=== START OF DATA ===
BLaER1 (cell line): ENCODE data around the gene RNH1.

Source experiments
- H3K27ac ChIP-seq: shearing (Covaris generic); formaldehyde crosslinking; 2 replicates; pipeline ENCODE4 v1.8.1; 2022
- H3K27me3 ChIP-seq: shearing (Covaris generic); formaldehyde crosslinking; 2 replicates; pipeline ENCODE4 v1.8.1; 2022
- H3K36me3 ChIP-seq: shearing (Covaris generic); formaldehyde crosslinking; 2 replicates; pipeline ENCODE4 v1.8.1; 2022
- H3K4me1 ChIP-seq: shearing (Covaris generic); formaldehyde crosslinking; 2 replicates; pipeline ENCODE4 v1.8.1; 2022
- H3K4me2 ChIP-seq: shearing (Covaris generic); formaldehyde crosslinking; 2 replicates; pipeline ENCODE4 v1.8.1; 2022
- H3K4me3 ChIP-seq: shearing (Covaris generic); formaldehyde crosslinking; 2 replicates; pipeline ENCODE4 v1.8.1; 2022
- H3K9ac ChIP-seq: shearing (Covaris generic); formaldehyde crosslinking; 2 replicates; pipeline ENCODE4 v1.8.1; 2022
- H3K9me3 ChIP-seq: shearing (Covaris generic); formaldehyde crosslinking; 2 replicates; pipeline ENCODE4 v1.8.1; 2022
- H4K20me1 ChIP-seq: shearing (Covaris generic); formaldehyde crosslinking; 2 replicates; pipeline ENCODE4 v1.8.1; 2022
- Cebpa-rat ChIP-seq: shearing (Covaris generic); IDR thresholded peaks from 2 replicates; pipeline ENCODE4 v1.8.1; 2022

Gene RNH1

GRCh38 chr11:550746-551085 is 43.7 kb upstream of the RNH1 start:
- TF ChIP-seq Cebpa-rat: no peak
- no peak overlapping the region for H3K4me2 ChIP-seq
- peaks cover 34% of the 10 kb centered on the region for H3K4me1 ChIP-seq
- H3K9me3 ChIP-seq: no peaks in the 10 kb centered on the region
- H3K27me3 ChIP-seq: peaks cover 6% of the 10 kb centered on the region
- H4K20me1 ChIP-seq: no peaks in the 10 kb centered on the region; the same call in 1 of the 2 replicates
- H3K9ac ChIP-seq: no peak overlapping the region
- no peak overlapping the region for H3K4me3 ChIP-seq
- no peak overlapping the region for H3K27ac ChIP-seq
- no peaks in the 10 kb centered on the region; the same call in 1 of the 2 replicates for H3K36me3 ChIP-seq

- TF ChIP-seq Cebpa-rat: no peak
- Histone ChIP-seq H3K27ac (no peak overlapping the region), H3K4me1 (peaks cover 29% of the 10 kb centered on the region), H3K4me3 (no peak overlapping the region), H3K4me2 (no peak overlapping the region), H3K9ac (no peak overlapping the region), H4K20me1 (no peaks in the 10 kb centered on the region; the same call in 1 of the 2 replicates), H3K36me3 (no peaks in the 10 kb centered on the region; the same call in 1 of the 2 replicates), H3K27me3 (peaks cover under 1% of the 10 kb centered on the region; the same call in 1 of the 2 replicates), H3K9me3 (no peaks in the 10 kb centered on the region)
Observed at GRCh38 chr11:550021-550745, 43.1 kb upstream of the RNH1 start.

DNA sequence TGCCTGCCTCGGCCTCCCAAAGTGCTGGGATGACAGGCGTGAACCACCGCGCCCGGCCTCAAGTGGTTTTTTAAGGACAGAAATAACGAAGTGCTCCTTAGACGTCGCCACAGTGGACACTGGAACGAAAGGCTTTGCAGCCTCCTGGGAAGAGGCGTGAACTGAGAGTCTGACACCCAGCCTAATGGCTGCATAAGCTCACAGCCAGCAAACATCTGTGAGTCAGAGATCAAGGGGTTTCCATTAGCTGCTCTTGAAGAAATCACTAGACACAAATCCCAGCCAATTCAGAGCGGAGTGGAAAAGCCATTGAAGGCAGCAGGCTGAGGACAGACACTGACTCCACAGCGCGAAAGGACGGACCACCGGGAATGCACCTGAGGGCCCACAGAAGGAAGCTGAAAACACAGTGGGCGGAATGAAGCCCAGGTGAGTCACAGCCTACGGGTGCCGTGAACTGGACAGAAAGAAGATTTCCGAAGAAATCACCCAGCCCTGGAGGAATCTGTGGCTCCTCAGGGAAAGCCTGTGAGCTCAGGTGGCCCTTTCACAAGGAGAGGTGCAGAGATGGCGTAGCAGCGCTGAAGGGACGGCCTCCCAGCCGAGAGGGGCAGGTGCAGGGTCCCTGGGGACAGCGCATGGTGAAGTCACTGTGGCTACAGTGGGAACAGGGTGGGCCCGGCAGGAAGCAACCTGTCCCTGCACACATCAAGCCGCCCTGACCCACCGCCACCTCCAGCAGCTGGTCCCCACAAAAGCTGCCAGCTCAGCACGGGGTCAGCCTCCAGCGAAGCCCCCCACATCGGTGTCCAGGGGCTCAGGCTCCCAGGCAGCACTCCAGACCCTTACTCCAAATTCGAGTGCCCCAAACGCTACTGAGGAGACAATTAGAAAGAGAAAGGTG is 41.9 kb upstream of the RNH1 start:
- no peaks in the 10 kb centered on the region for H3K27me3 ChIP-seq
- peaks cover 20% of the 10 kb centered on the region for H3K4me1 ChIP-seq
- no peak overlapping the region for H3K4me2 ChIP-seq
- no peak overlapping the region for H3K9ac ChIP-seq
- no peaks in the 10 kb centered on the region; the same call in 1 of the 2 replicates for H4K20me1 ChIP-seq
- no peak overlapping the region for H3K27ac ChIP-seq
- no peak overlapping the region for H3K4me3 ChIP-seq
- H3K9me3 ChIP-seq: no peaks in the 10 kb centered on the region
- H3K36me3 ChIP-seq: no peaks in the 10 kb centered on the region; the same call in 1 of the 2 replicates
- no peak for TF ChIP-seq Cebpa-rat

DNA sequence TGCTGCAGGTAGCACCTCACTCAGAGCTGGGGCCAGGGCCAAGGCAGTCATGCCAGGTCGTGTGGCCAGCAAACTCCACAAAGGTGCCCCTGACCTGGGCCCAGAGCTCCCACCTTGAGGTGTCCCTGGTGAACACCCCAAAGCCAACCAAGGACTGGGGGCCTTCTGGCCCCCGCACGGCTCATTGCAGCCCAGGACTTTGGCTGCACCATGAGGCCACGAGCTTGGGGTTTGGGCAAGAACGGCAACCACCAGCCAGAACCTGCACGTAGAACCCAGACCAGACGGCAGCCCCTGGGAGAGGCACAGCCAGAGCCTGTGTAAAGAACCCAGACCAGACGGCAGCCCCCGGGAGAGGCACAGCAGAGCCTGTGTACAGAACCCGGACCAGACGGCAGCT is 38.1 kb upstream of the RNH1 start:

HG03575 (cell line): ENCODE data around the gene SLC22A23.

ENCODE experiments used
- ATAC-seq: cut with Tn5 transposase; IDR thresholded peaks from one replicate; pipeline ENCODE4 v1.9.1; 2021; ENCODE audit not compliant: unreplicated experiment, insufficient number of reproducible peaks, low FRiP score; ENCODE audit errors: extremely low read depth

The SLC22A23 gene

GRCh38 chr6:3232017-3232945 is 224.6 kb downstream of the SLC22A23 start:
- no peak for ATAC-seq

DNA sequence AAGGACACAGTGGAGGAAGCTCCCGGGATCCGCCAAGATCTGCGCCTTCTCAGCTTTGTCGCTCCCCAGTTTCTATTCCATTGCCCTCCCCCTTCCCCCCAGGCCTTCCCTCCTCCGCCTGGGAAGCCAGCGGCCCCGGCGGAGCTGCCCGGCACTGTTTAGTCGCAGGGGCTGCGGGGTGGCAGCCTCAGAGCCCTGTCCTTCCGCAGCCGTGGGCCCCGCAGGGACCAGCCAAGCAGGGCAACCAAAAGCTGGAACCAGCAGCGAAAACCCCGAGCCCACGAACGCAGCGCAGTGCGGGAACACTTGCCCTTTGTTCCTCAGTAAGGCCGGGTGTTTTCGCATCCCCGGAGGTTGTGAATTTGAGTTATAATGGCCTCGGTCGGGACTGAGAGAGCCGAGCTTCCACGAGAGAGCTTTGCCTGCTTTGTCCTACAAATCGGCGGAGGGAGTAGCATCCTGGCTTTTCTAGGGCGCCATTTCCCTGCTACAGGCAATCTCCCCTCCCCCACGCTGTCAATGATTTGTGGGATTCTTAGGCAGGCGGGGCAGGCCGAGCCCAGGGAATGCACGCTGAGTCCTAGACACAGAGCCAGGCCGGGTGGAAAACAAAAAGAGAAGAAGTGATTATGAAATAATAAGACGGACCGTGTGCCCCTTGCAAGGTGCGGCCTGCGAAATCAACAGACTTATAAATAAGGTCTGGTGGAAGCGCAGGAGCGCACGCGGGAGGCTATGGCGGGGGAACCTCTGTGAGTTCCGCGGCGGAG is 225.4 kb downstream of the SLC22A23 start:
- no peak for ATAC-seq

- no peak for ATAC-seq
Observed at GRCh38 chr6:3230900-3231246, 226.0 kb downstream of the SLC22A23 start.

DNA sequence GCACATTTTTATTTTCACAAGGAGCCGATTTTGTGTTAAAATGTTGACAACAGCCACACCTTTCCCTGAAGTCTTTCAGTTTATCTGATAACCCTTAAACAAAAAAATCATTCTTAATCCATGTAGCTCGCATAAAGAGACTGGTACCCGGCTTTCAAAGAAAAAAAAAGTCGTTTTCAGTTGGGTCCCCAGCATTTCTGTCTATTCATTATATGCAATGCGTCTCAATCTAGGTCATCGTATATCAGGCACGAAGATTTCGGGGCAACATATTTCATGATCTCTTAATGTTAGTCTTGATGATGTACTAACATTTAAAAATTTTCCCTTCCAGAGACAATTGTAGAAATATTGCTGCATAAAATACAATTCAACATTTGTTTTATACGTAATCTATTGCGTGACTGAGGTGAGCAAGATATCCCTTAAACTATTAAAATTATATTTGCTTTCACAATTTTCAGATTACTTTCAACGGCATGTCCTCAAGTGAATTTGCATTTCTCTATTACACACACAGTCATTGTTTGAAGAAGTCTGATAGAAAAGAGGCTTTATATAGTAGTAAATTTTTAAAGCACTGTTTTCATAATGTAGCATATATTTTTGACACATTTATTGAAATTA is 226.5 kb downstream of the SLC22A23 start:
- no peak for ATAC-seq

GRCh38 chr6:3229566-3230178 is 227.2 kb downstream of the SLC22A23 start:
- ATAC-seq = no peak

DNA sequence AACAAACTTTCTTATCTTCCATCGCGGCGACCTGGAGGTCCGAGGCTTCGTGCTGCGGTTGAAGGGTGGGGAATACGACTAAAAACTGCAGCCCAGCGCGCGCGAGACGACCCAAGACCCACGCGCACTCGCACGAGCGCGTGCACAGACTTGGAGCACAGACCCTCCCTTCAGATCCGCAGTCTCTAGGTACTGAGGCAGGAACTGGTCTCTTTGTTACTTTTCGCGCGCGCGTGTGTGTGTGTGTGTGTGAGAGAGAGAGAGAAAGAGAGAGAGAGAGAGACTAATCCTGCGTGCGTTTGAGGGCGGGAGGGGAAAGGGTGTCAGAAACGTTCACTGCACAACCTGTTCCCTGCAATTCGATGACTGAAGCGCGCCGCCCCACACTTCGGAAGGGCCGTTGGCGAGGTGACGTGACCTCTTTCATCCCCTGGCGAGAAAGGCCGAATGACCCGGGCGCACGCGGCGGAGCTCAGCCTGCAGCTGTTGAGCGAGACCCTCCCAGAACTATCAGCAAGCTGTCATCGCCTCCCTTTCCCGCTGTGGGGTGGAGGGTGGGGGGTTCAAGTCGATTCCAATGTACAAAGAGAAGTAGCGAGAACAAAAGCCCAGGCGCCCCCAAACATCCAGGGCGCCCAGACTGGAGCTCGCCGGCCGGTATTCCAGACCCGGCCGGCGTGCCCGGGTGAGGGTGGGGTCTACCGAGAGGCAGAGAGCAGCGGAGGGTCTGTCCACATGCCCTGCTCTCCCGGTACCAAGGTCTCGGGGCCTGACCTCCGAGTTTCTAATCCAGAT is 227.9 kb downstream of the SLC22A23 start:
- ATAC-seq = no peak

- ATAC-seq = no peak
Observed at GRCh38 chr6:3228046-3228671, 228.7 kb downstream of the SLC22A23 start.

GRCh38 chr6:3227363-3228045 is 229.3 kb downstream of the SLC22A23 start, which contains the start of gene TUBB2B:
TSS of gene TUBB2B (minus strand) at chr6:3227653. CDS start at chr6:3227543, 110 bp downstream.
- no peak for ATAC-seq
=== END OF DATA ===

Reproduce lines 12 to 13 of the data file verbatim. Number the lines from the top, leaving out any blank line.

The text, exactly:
- Cebpa-rat ChIP-seq: shearing (Covaris generic); IDR thresholded peaks from 2 replicates; pipeline ENCODE4 v1.8.1; 2022

Gene RNH1